Australia’s commercial timber plantation estate is fundamental to the sustainability and competitiveness of the Australian forestry sector and growing the estate has been a key Australian Government policy objective for some time (National Forestry Policy Statement (1992) and Plantations for Australia: The 2020 Vision (1997)). However, after decades of substantial growth in Australia’s commercial timber plantation estate, the area of plantations declined from 2.02 million hectares in 2011–12 to 1.97 million hectares in 2015–16. This raises questions about the future availability of plantation logs and consequent impacts on the forestry sector.
In light of this decline, Forest and Wood Products Australia and ABARES jointly funded research into the long-term potential for new timber plantation establishment in Australia. This report examines the economic potential of new timber plantation establishment to 2050 under current conditions, referred to as the base case scenario. The modelling builds on previous land use change modelling developed by ABARES (Burns et al. 2011) and incorporates a range of factors such as productivity of agricultural land for growing trees, value of land under existing agricultural production and proximity of land to wood-processing facilities and markets. Policymakers and industry can use these projections to anticipate and adapt to expected changes in the industry and to better take advantage of new opportunities.
The plantation sector is critical to the forestry industry
In 2015–16 commercial timber plantations covered 1.97 million hectares, split virtually evenly between softwood and hardwood species. While the total timber plantation area is only a fraction of the native forest area available for wood production it accounts for 87 per cent of Australia’s log production. The 1.03 million hectare softwood estate is primarily managed for sawlog production for the domestic market, but also produces a substantial volume of pulplogs for paper and panel production. In contrast, 95 per cent of logs harvested from the 0.93 million hectares hardwood estate are exported as woodchips, having little impact on the domestic market.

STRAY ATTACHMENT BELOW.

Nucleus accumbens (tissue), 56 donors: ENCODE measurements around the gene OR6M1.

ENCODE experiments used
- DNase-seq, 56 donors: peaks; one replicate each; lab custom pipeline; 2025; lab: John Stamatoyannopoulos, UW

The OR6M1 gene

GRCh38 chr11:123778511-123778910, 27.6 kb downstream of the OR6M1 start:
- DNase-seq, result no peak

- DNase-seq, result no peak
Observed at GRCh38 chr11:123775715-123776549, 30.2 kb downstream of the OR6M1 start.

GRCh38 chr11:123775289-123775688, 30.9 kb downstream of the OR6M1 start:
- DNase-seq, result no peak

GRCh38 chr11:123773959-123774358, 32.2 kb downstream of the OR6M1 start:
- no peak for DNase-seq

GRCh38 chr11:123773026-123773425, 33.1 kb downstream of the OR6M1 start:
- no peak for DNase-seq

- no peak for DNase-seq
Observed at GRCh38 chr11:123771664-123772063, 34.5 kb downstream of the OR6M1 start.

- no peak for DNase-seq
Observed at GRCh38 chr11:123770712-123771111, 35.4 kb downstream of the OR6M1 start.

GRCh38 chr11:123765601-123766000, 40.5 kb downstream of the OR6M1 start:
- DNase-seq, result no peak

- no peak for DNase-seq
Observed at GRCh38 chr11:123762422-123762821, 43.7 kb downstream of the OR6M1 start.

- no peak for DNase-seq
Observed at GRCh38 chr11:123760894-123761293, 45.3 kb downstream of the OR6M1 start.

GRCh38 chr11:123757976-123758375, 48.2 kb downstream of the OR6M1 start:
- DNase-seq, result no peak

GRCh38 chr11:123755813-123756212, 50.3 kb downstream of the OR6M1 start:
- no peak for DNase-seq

Domestic demand for sawlogs is growing
While future availability of hardwood sawlogs will likely be sufficient to meet log equivalent demand, ABARES forecasts a shortfall in the volume of softwood sawlogs available to the domestic market. If exports of softwood sawlogs remain at 2015–16 levels the total volume of sawlogs available to the domestic market is forecast to fall short of demand by 2.6 million cubic metres per year between 2045 and 2049. With continuing growth in demand for softwood sawlogs, ABARES estimates that the domestic log availability shortfall could increase to 3.4 million cubic metres per year between 2050 and 2054. To provide context to these figures an additional 200,000 to 250,000 hectares of new softwood plantations would be required by 2050 to meet an annual deficit of 3.4 million cubic metres per year. However, given the uncertainty around future softwood sawlog supply and log equivalent demand in 2050, it has been proposed that the required area could be as high as 490,000 hectares (Omega Consulting 2017).
Future plantation investment may not be enough
Under the base case scenario, ABARES estimates that around 4,773 hectares of new short rotation hardwood plantations could be economically competitive with current agricultural land use by 2050. However, with expected declines in the existing hardwood estate, the total area of hardwood plantations is expected to fall by around 95,227 hectares, or 10 per cent, by 2050.
Around 24,009 hectares of new softwood plantations could also be viable by 2050. However, this is only a 2 per cent increase over the existing estate. Furthermore, ABARES estimates that around three quarters of the logs harvested from the new plantation estate before 2050 will be exported, doing little to meet the growing shortfall.
In order to meet growing demand, the domestic market will become increasingly reliant on imports of sawnwood. ABARES estimates that the volume of softwood sawnwood imports will more than double from 560,215 cubic metres per year in 2020 to around 1.15 million cubic metres per year in 2050. This represents a potential missed opportunity for the Australian forestry sector unless there are new policies or drivers to expand the current softwood timber plantation estate to meet growing demand.
But there may be potential opportunities in the future
In addition to the base case, ABARES estimated potential plantation investment under a range of alternative scenarios, highlighting potential barriers to and opportunities for the future expansion of the Australian timber plantation estate.
While land prices were shown to have a moderate impact on profitability and potential plantation investment, the most significant barrier to investment in new plantations is the long delay between investment and final harvest, particularly for long rotation plantations.
However, changes in future market conditions could open up opportunities. Higher domestic demand for some wood products could allow the establishment of additional softwood plantations and given the high degree of trade exposure faced by the domestic forestry industry, future decreases in the value of the Australia dollar would be highly favourable to expansion of the current estate.